island kids tell vivid stories with pictures
|A thousand words:
A picture by 10-year-old Dinh Thi Diem Trinh is among those on display
at the exhibition.
HA NOI — Visitors gather
around a series of colour photos pasted on the side of plastic boxes filled with
water. They listen to the stories of children living on the isolated islands of
Diep Son and Ninh Tan in the central coast province of Khanh Hoa, as part of an
exhibition entitled Water Droplets.
More than 100 photos and
pictures were created by 46 primary-school children, aged from 8-14, as part of
the two-month Support to Marine Aquaculture (SUMA) project. The children were
given cameras and crayons and told to capture their dreams and desires.
"My visits to the
islands have changed my view about the range of lifestyles in Viet Nam. The
islands are only a few kilometres from the mainland but the value placed on
time, access to information and belief is worlds apart," said Tran Luong,
one of two visual artists who ran the project on the islands.
"I found that
children on the islands were suffering from serious disadvantages: lack of
information and education and poor living conditions. Their ability to express
themselves both verbally and in writing is very limited. When they were given
the tools to show their artistic ability, love and knowledge, it became obvious
to me that they are innately excellent children – pure and honest with dreams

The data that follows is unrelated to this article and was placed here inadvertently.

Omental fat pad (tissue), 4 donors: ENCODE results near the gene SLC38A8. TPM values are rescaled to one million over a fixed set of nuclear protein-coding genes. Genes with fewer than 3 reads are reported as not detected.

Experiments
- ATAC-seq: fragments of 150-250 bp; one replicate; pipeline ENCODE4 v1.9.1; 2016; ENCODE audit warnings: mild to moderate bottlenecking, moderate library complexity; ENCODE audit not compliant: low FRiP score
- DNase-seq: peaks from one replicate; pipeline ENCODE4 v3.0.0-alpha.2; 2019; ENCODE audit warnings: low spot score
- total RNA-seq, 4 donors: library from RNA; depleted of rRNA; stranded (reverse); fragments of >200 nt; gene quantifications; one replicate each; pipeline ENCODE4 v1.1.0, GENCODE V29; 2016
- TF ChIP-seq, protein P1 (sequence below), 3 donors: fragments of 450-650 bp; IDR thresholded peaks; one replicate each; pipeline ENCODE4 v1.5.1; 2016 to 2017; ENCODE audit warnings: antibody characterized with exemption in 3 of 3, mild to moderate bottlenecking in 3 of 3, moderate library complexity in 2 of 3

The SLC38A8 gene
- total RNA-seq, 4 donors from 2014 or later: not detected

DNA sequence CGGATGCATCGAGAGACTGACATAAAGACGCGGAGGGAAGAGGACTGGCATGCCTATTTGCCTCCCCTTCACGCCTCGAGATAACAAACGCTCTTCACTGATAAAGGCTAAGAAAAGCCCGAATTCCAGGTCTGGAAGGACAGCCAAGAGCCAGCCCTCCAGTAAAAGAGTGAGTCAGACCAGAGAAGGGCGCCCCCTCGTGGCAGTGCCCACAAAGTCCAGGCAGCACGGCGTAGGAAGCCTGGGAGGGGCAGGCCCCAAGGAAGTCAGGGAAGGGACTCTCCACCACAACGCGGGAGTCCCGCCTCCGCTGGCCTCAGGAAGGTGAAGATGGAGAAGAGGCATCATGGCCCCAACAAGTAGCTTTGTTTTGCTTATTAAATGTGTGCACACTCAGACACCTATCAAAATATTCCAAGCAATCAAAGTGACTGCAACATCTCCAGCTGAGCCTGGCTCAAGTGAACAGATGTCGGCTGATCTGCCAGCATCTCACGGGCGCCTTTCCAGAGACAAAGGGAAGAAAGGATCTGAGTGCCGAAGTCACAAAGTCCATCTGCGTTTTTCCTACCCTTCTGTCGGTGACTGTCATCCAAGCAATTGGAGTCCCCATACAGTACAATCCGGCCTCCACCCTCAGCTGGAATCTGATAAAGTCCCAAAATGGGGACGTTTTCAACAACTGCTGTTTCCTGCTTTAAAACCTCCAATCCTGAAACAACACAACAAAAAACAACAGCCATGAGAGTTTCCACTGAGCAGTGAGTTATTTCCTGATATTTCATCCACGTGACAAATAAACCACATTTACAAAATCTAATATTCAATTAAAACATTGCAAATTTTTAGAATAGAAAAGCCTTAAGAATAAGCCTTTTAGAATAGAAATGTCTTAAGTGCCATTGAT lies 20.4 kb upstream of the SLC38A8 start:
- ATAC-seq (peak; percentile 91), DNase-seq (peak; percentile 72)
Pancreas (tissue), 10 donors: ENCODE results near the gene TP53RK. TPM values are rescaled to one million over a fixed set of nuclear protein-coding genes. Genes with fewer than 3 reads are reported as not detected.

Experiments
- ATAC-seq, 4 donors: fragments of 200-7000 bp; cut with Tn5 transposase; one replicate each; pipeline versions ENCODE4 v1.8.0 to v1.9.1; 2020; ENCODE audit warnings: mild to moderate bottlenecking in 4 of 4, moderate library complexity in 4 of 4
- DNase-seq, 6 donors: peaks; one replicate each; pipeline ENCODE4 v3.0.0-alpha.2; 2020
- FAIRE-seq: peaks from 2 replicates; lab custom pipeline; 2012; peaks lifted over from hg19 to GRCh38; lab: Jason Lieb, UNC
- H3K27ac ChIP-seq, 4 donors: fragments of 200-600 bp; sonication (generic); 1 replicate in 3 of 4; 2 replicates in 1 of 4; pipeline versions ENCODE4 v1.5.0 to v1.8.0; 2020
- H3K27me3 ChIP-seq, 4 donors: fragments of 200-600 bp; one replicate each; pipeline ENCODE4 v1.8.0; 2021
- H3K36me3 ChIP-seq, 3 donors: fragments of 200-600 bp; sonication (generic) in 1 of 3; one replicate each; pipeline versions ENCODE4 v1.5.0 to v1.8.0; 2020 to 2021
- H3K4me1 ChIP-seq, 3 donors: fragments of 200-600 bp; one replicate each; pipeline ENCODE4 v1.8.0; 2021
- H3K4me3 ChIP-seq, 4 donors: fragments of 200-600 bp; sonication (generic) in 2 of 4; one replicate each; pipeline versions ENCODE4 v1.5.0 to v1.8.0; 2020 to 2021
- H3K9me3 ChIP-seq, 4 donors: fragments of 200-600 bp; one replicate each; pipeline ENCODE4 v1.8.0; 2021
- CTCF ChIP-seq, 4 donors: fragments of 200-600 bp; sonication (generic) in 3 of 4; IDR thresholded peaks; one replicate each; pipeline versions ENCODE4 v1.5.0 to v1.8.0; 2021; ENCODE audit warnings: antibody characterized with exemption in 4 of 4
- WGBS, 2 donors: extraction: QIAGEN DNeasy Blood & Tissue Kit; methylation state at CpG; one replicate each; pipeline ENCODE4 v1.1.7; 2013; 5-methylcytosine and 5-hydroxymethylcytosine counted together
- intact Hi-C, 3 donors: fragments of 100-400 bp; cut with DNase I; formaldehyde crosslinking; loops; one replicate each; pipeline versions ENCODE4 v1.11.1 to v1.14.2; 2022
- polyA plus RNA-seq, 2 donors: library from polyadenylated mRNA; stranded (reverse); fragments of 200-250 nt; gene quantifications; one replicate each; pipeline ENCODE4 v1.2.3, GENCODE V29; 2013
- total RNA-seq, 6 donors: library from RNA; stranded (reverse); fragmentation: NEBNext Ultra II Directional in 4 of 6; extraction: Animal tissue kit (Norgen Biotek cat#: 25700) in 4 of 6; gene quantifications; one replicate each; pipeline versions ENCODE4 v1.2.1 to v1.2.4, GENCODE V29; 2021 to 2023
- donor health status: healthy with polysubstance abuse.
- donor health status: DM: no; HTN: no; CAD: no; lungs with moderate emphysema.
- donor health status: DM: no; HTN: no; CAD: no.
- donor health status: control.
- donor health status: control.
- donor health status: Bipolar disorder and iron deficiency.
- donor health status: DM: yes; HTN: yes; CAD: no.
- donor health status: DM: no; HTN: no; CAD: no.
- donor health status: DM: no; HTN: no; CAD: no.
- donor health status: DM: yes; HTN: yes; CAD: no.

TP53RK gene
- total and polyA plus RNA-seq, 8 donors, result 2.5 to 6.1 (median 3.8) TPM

of brighter future," he added.
"The photos on
display are some of the most natural and vivid images I’ve ever seen," a
74-year-old visitor to the exhibition said.
Besides taking the photos,
the children were asked to talk about what they shot.
"I don’t know why I
took all the photos on an angle, but I found it quite interesting. Perhaps I had
seen it somewhere before. I will hang the photos of my mom standing next to the
boat, of our garden and of the pier in Diep Son on my wall after the exhibition
is finished," nine-year-old Pham Thi Hong Ngan said.
The character of children
was not only reflected in their photos but also in their words. "Without
these photos, I wouldn’t have known how beautiful the scenes of my house
looking out to sea and the boat carrying straw from the mainland so that we can
feed the cows are. I also took a photo of Cuc whom I feel pity for, I often take
her to bathe in the sea," 11-year-old Pham Thi Phuong said.
Water Droplets is the
result of SUMA’s "photovoice" project, which is co-funded by the
Ministry of Fisheries and the Danish International Development Assistance
conceived by Caroline C Wang and Mary Ann Burris in the early 1990s. Essentially
the process involves "the possibility of perceiving the world from the
viewpoint of people who lead lives that are different from those traditionally
in control of the means for creating images of the world".
Through the project, SUMA
wants to find out children’s thinking, desires and hopes, to know if they want
to stay on the islands to contribute to the development of their homeland or go
elsewhere in search of a better life and to understand what they think about
their life and their family’s life.
Water Droplets, which
includes 50 installations symbolising water droplets and the soul of the
children, runs until next Monday at Exhibition House 29 Hang Bai Street, Ha Noi.